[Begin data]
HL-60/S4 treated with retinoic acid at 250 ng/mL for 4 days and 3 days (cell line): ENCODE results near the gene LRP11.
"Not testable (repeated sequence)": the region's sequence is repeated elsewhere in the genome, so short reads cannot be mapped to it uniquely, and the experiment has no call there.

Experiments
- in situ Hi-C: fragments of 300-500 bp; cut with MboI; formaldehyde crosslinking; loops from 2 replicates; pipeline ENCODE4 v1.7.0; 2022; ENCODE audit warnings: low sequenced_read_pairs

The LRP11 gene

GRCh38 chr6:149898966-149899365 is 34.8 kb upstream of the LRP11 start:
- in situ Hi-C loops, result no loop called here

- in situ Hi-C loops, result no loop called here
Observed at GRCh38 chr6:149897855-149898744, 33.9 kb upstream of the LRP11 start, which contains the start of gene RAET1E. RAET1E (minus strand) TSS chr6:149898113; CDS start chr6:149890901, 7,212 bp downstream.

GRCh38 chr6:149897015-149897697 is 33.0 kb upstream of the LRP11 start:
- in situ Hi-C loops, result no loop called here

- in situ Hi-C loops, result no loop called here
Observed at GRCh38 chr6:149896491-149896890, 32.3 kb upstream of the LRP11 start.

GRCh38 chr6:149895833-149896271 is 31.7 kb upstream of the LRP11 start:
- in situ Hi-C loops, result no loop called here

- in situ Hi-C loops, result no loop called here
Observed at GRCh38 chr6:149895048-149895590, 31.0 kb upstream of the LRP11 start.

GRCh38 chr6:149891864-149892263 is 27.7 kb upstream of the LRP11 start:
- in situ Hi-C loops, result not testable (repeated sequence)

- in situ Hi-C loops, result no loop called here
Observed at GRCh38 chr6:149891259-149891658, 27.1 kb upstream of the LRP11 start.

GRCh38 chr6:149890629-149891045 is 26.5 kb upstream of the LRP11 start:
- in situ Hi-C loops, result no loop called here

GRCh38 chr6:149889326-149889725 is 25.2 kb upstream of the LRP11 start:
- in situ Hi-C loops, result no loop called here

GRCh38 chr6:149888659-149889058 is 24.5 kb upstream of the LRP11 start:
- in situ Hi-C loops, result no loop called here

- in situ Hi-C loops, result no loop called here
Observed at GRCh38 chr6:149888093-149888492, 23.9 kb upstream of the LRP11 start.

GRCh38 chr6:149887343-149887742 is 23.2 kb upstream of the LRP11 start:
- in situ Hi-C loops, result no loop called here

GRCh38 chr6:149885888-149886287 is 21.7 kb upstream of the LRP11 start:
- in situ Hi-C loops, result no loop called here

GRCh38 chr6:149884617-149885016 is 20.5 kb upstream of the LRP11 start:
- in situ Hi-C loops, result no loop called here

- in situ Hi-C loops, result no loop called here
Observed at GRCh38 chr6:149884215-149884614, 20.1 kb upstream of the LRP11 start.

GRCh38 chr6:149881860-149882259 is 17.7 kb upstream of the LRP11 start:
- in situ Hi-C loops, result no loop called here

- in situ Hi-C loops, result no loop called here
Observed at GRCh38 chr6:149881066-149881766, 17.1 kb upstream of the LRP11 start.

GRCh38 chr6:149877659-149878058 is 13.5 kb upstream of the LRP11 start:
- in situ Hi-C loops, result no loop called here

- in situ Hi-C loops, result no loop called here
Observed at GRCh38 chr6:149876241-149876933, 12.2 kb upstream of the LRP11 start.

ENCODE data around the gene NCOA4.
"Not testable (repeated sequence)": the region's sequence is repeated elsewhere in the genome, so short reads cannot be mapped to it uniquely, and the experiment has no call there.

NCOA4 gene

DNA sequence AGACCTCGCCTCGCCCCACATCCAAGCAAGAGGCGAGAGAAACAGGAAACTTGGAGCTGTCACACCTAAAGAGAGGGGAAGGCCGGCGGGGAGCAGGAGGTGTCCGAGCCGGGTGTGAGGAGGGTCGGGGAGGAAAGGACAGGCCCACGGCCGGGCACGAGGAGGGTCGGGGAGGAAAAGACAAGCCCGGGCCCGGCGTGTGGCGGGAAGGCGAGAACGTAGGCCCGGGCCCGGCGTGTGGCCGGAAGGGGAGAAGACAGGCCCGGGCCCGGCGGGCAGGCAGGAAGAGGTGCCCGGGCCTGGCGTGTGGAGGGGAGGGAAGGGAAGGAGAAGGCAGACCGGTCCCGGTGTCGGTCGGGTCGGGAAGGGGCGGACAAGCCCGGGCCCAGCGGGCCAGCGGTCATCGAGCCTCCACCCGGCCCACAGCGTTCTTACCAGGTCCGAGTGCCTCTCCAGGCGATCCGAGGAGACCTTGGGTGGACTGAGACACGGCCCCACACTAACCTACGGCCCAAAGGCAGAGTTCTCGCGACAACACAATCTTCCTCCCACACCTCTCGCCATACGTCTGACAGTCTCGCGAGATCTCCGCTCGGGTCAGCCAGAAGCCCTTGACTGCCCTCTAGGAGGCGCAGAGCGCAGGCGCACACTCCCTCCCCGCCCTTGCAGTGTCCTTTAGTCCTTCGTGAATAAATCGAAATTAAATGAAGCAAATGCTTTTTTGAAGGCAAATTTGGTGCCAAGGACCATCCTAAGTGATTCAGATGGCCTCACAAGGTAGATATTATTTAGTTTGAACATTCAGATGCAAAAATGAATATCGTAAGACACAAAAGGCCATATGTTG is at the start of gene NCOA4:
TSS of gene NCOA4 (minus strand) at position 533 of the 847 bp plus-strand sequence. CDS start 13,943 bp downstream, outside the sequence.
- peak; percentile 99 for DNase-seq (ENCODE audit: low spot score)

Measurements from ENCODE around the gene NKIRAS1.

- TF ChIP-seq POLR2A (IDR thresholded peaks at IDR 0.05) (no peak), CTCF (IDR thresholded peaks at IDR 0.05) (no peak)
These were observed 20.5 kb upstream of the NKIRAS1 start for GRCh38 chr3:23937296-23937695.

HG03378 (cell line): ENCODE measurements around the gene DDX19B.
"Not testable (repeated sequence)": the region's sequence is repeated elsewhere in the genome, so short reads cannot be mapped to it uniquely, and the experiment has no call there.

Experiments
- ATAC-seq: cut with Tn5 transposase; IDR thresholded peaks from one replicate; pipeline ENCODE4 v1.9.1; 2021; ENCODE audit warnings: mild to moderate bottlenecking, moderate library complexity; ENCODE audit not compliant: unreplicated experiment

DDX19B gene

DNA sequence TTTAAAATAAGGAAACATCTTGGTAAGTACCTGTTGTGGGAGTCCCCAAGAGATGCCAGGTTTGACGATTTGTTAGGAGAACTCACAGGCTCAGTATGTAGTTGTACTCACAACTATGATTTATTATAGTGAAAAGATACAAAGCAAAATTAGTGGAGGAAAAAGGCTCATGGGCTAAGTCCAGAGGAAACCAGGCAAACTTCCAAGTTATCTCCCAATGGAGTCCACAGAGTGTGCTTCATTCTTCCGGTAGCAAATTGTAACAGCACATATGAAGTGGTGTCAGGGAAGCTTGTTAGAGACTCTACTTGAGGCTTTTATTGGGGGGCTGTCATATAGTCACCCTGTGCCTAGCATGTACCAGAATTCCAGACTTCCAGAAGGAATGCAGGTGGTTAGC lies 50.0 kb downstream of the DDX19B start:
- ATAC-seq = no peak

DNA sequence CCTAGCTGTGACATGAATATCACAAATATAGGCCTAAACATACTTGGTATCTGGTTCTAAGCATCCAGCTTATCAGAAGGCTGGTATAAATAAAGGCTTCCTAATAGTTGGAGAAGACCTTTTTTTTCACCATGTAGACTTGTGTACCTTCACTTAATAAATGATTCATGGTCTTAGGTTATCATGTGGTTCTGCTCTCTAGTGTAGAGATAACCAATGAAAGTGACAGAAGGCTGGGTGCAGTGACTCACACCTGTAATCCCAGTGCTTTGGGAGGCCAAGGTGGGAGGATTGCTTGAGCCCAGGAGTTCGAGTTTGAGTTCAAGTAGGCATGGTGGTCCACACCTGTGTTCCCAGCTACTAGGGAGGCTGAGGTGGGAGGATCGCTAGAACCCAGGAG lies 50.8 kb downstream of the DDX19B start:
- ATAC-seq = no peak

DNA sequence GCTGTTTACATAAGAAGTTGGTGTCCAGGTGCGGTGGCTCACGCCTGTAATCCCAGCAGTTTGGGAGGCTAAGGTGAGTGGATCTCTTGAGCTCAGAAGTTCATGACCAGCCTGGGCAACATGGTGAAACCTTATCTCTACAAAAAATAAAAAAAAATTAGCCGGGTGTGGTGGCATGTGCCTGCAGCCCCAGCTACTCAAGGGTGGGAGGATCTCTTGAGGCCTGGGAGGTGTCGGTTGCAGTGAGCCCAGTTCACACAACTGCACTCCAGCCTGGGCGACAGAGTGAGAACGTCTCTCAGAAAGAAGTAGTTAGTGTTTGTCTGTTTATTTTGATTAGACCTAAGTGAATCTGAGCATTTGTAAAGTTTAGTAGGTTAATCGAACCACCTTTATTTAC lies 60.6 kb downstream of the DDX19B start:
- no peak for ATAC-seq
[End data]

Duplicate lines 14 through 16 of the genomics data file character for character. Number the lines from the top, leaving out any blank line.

GRCh38 chr6:149895833-149896271 is 31.7 kb upstream of the LRP11 start:
- in situ Hi-C loops, result no loop called here

- in situ Hi-C loops, result no loop called here